Opinion Pieces Address Global Vaccine Summit
Project Syndicate last week published two opinion pieces addressing the Global Vaccine Summit, held in Abu Dhabi from April 24-25, which was hosted by His Highness General Sheikh Mohamed bin Zayed bin Sultan Al Nahyan, Crown Prince of Abu Dhabi, in partnership with U.N. Secretary-General Ban Ki-moon and Bill Gates, co-chair of the Bill & Melinda Gates Foundation. The following is a summary of those pieces.
- Desmond Tutu: “The vaccine summit builds on a commitment last year by nearly 200 countries to eradicate polio, develop new and improved vaccines at affordable prices, and deliver them to every child by 2020,” the Archbishop Emeritus of Cape Town and a Nobel Peace Prize laureate writes. He recounts his personal experience with polio as a child, discusses progress in the global effort to stamp out the disease, and continues, “Ending polio will be a key milestone on the path to realizing this vision. And the summit in Abu Dhabi has provided a clear plan to get there by 2018 — a strategy that complements other efforts to raise immunization coverage for diseases such as measles, pneumonia, and rotavirus.” He adds, “Strengthening routine immunization will protect our gains against polio and enable us to reach the most vulnerable children in the hardest-to-reach and most underserved communities. … We must do it. And when we succeed, it will be a triumph for humanity” (4/24).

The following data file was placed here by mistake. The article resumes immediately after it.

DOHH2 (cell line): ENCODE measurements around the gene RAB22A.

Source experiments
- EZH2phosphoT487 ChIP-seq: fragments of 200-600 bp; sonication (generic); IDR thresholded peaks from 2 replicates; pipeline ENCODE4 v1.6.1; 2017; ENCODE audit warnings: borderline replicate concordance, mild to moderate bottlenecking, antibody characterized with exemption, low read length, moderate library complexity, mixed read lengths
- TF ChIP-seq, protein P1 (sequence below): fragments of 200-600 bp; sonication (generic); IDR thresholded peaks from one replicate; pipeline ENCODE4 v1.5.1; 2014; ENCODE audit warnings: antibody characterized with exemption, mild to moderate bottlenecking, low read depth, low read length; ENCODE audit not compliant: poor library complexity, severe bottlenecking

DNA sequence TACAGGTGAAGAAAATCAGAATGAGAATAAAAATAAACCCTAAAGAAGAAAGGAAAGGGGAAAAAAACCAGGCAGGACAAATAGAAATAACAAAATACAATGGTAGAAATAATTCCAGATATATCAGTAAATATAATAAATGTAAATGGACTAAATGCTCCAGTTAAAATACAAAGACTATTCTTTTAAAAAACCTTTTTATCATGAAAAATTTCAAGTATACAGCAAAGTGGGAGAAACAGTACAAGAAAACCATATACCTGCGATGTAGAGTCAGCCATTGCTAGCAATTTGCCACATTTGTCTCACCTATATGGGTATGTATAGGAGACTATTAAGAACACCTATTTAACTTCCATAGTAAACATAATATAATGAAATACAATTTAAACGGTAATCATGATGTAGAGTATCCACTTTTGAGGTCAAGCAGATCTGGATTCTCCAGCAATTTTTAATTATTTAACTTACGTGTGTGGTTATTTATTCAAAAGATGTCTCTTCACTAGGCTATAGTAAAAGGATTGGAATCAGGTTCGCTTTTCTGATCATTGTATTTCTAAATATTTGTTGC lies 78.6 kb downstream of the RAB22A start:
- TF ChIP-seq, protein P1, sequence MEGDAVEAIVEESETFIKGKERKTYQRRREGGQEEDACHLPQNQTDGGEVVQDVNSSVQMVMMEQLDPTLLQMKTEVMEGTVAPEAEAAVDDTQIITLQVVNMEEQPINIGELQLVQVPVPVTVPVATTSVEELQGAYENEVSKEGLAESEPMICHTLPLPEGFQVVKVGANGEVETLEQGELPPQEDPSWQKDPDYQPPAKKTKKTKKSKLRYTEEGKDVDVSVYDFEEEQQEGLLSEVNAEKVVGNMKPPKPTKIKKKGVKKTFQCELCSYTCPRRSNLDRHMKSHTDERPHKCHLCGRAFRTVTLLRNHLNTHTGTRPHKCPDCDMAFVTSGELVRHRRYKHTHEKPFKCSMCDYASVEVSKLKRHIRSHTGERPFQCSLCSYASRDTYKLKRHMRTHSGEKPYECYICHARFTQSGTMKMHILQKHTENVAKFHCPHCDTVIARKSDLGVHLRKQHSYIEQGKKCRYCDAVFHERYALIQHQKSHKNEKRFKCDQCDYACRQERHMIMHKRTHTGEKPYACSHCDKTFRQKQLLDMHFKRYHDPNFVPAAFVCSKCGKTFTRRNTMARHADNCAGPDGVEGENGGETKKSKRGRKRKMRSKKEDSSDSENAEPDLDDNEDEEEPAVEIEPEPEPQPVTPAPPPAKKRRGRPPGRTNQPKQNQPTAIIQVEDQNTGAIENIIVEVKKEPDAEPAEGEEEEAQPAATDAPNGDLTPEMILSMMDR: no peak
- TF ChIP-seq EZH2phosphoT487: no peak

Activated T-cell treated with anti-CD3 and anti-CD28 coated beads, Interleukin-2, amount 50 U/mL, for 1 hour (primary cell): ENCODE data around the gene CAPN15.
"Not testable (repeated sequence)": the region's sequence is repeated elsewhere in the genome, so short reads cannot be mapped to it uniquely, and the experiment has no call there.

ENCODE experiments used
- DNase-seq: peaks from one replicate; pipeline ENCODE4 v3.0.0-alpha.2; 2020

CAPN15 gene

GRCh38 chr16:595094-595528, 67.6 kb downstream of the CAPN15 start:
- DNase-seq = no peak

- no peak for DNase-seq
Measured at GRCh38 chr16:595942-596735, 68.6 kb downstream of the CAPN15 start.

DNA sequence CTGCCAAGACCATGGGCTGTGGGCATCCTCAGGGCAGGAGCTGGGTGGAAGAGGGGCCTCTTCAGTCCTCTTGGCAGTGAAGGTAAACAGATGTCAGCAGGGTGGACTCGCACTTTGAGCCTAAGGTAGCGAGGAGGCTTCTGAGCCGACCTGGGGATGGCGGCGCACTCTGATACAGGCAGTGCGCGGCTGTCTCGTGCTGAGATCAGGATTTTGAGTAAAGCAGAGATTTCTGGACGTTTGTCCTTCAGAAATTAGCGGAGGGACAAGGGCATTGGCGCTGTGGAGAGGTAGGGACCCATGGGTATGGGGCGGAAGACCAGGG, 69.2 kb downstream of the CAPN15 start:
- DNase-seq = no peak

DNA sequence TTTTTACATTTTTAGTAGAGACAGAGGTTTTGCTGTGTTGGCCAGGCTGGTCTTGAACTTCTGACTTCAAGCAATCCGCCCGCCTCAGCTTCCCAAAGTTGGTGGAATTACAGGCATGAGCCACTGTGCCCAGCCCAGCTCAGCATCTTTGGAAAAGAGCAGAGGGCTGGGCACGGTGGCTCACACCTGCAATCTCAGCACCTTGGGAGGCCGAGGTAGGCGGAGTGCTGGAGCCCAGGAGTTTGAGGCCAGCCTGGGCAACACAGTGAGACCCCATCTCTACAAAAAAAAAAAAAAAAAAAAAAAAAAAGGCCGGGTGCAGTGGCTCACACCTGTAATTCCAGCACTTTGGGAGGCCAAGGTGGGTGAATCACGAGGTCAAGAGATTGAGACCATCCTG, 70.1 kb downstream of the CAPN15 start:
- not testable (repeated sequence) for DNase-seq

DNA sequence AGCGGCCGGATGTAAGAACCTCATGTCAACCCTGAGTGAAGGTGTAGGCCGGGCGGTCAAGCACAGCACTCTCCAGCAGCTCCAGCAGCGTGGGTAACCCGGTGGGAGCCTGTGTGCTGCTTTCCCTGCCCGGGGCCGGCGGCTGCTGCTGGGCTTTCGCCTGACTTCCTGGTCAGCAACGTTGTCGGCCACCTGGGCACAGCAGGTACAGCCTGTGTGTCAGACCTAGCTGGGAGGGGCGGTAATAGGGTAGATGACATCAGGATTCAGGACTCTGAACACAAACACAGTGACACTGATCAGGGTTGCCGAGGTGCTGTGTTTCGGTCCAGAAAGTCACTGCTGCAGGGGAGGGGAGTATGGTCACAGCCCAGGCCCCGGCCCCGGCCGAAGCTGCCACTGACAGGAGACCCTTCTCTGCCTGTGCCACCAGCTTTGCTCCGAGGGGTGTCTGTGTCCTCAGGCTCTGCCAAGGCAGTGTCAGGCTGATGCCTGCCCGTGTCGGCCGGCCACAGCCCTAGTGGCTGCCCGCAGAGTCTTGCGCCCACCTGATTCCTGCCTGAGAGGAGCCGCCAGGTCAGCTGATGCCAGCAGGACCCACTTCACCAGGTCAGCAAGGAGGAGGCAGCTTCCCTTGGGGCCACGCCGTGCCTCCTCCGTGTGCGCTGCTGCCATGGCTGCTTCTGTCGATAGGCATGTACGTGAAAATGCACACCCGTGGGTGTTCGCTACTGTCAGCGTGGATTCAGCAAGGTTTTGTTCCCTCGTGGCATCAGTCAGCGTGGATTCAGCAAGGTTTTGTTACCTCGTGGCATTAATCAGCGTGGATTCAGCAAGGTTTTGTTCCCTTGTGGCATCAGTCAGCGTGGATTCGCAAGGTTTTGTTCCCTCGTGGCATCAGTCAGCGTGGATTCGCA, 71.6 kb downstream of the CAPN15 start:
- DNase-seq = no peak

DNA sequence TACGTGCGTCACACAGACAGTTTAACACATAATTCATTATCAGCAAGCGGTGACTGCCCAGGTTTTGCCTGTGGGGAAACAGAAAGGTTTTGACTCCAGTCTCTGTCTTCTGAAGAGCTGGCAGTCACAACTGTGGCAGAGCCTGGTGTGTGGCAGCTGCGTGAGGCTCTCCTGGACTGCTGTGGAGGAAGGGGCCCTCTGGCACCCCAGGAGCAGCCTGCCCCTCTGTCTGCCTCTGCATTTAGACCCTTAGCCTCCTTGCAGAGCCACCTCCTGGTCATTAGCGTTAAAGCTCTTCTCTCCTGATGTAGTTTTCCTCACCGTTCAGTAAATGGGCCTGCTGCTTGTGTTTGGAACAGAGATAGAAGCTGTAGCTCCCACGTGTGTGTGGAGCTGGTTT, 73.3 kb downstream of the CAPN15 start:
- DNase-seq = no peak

- Ban Ki-moon and Bill Gates: “Along with Mohamed bin Zayed bin Sultan Al Nahyan, Crown Prince of Abu Dhabi, we attach great importance to the world’s first global summit, being held this week in Abu Dhabi, aimed at ensuring that all children have access to the full benefits of vaccines,” the U.N. Secretary General and Gates write. They discuss the benefits and cost-effectiveness of vaccination and state, “Yet more than 22 million children lack access to the basic vaccines that people in high-income countries take for granted.” They note, “Raising global immunization coverage will speed progress toward the [Millennium Development Goals (MDGs)] and generate momentum toward a successful post-2015 development agenda,” and they highlight the vision of “the Decade of Vaccines” — “a world free from vaccine-preventable diseases, with the full benefits of immunization reaching all people, regardless of who they are or where they live.” They write, “Over the next 1,000 days and beyond, our progress will be measured by what we have done to improve the lives of the poorest and most vulnerable members of the human family” (4/23).